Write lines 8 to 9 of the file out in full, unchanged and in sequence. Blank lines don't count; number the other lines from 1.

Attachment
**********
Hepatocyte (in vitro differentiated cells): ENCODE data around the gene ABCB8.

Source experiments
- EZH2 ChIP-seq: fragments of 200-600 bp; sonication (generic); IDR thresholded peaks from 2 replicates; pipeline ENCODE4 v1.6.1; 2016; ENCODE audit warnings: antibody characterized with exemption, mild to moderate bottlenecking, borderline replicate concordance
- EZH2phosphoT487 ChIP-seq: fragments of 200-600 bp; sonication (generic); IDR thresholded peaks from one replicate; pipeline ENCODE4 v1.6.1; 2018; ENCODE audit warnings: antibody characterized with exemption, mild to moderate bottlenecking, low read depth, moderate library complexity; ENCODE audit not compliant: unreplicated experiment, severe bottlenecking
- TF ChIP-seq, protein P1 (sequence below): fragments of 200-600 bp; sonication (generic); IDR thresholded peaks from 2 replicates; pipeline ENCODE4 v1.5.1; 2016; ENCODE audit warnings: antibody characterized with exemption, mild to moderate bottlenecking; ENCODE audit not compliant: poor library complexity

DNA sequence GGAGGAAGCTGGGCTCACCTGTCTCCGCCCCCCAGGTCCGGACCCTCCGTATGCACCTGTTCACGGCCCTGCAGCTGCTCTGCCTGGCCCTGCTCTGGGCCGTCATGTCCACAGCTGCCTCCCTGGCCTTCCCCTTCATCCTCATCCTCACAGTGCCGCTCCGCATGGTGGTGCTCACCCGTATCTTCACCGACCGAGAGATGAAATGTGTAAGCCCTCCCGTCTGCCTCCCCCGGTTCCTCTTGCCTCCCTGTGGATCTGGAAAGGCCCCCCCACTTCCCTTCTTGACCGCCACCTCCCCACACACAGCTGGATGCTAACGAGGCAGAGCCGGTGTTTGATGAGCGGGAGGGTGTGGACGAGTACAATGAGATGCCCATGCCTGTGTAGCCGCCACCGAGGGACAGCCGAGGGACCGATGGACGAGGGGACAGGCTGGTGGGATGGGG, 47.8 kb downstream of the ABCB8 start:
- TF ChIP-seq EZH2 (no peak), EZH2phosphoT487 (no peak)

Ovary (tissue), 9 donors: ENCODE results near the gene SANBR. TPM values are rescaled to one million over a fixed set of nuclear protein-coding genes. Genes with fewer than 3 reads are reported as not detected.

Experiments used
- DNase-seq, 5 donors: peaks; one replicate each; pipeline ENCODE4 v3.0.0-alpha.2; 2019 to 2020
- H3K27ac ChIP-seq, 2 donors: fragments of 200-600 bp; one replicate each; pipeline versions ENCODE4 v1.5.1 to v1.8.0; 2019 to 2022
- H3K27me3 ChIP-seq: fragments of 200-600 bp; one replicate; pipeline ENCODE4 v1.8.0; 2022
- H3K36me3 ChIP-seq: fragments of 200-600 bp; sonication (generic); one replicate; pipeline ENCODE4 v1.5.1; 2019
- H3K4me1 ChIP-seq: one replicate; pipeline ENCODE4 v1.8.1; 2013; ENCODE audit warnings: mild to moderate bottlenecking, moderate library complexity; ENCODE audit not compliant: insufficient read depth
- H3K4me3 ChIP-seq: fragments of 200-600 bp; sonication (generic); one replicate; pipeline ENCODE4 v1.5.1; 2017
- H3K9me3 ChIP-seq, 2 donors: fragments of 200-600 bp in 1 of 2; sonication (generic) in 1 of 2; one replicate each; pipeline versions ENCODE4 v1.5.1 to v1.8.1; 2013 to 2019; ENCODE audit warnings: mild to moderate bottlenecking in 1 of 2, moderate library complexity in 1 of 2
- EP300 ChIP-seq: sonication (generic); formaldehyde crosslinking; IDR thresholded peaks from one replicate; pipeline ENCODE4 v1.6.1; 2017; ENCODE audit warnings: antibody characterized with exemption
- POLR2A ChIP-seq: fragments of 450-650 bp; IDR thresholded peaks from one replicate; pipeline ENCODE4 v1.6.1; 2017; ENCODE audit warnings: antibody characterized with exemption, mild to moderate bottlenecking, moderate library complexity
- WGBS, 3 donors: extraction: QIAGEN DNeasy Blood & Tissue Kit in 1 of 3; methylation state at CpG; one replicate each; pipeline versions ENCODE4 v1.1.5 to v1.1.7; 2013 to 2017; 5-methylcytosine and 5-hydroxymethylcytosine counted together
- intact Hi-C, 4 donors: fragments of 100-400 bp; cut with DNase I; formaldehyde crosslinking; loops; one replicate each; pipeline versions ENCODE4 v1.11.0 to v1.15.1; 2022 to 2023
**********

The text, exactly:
Ovary (tissue), 9 donors: ENCODE results near the gene SANBR. TPM values are rescaled to one million over a fixed set of nuclear protein-coding genes. Genes with fewer than 3 reads are reported as not detected.

Experiments used